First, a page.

Wakey Wakey


by Jonathan Frahm

26 February 2016

Radio-ready arrangements meet monotonous lyricism on Wakey Wakey's third full-length effort.
cover art

Wakey Wakey


(The End)
US: 26 Feb 2016
UK: 26 Feb 2016

Wakey Wakey first made tuneful waves with a full-length in 2010’s Almost Everything I Wish I’d Said the Last Time I Saw You. A passion project by Mike Grubbs and brought together by a slew of other musicians, Wakey Wakey came swinging out of the gates in full-on orchestral piano-based pop/rock style not unlike what artists such as the Fray and Coldplay did in an era when they were climbing up the charts with efforts like How to Save a Life and Viva la Vida. Six years and another full-length effort later and Grubbs is still pining away at his same old tricks—the sweeping and repetitious singalong earworms made in collaboration with a slew of other musicians remains a center-point—but in greater fashion, this time.

Musically, especially, Grubbs seems to have hit more of a sweet-spot than in past efforts. Each song’s instrumentation and overall arrangement remain that much more intrinsically interesting than past efforts that Wakey Wakey has made thus far. Drawing on influences ranging from ethereal synth to a full-on string orchestra, his vocals are allowed a place to soar in a more commercially-apt environment than they ever have before. It’s seriously something to behold, and able to evoke an easy “wow” from first-time listeners on the first spin.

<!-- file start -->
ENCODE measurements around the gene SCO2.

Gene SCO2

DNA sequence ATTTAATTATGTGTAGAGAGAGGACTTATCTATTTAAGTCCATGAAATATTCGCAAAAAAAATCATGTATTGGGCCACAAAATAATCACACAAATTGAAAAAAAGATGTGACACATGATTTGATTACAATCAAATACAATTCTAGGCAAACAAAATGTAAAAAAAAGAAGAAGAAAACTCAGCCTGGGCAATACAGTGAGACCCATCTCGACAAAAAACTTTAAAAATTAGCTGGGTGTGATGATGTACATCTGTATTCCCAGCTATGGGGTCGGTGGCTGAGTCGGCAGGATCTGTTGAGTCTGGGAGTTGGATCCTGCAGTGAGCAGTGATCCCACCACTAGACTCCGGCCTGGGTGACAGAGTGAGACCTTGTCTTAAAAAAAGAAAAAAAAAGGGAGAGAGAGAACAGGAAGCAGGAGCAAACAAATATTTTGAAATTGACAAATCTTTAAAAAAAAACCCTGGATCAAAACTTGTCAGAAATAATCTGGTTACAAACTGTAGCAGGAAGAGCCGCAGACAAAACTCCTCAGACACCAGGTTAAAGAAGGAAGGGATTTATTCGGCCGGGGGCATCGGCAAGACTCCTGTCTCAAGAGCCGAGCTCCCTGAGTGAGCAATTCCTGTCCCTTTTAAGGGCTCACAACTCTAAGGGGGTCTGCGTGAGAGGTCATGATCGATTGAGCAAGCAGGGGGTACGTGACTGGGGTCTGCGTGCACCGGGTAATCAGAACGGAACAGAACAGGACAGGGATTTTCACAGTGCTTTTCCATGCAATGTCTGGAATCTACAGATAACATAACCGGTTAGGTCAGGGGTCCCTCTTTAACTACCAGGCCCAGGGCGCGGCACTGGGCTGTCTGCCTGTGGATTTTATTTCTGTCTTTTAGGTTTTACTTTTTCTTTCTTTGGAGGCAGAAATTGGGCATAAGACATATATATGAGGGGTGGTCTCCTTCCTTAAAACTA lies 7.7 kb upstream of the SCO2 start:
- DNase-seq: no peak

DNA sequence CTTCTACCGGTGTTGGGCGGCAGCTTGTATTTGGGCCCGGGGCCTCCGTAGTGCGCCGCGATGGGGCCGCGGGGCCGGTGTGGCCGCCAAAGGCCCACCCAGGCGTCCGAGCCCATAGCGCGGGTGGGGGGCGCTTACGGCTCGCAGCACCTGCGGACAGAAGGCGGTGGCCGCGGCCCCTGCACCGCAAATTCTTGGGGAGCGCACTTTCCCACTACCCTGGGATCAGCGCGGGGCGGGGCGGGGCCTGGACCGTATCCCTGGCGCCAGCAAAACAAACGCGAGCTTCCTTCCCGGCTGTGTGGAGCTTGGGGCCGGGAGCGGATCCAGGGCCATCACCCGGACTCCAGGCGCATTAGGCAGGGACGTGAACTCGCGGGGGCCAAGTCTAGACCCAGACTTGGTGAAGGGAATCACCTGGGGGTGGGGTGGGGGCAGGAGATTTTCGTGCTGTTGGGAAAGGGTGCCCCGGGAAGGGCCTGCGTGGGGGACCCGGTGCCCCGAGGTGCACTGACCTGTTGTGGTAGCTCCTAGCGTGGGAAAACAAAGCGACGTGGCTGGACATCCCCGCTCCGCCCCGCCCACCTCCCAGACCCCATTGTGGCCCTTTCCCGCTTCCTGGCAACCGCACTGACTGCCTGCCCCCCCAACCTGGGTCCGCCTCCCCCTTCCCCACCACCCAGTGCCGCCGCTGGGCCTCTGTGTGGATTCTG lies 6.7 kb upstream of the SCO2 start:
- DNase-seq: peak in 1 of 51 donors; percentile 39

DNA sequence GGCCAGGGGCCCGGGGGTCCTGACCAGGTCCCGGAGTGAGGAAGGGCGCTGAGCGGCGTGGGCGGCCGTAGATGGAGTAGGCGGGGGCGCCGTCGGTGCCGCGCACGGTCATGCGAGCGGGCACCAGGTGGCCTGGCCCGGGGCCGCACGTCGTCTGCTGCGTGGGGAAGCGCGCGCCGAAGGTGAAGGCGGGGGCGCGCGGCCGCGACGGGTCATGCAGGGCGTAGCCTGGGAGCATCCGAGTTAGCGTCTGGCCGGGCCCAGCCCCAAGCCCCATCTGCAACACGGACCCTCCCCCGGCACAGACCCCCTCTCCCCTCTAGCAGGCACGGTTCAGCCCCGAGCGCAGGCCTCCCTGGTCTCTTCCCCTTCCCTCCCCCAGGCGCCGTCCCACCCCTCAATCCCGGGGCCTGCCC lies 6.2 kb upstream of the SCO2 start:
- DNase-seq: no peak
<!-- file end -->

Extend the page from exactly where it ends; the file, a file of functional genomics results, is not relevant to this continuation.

However, irony notwithstanding, initial reactions of this ilk may prove to be a bit of an overreaction, in the end. Not atypical of Grubbs’ decided lyrical developments over the past several years, he often comes across as repetitive to the point of monotony. At first, the ascension of choruses on tracks like “Heartbroke” and the titular “Overreactivist” come across as very catchy and listenable, but as the singalong value of the numbers wear off and listeners eventually sober, it would be forgivable to perceive the overall effort as somewhat tedious.

In this regard, longtime fans of Grubbs’ type of songwriting, featuring sonically impressive, ascending arrangements paired with rather languid lyricism, will find more of the same to enjoy on Overreactivist. On the other hand, those who’ve just gotten around to hearing about Wakey Wakey for the first time, or those who had been previously skeptical of his work, may not be all-too convinced following a listen through of this one.

With that said, this isn’t to slight Grubbs—too much; his efforts as a composer are strong, if not as totally polished as aforementioned acts also within the “piano pop” lane. Some earworms, such as “Golden”, stick out as sleeper hits that could really grow friendly with the radio waves, whereas the unique instrumentation on tracks like “Homeless Poets” or “Heartbroke” showcase his savvy as a vocalist and arranger that much more.

All in all, it all comes down to a feeling that there could be something more. Grubbs maintains the tools to become a smash hit right at this very moment, and, perhaps, he should. However, in regards to his overall body of work, there are still very obvious signs for improvement. At the end of the day, Overreactivist comes across as solid and even impressive at times. The issue is whether or not the package as a whole is entirely memorable.



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